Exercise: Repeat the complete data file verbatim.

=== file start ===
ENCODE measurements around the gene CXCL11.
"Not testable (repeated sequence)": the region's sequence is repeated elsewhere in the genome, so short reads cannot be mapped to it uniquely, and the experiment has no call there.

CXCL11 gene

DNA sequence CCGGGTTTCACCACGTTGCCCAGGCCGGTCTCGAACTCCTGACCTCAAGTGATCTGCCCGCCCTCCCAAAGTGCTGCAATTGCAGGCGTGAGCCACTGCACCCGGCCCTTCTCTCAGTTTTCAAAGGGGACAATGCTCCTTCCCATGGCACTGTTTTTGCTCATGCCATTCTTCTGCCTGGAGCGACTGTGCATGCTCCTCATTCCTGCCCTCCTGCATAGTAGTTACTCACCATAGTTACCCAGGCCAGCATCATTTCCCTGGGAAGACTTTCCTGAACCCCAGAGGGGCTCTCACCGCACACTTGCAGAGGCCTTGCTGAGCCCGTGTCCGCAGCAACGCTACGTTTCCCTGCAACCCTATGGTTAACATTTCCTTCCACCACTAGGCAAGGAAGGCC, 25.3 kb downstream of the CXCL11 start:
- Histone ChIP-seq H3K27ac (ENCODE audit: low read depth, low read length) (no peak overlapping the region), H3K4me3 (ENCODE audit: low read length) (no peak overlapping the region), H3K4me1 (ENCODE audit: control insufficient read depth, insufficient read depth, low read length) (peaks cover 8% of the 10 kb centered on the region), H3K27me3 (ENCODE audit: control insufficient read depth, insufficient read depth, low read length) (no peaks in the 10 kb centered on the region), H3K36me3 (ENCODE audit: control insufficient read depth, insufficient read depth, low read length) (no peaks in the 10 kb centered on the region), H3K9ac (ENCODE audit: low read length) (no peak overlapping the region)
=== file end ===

ENCODE measurements around the gene CXCL11.
"Not testable (repeated sequence)": the region's sequence is repeated elsewhere in the genome, so short reads cannot be mapped to it uniquely, and the experiment has no call there.

CXCL11 gene

DNA sequence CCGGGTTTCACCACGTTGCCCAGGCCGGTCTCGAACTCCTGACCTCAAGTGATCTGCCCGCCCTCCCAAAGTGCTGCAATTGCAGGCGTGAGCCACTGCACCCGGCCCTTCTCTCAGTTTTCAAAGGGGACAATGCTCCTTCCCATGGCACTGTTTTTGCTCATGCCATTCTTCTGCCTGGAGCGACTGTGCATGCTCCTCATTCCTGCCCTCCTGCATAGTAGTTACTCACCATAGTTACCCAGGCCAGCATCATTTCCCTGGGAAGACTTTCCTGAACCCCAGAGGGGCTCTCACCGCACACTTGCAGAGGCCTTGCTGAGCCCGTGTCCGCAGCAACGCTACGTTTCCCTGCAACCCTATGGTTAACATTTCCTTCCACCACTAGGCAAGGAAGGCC, 25.3 kb downstream of the CXCL11 start:
- Histone ChIP-seq H3K27ac (ENCODE audit: low read depth, low read length) (no peak overlapping the region), H3K4me3 (ENCODE audit: low read length) (no peak overlapping the region), H3K4me1 (ENCODE audit: control insufficient read depth, insufficient read depth, low read length) (peaks cover 8% of the 10 kb centered on the region), H3K27me3 (ENCODE audit: control insufficient read depth, insufficient read depth, low read length) (no peaks in the 10 kb centered on the region), H3K36me3 (ENCODE audit: control insufficient read depth, insufficient read depth, low read length) (no peaks in the 10 kb centered on the region), H3K9ac (ENCODE audit: low read length) (no peak overlapping the region)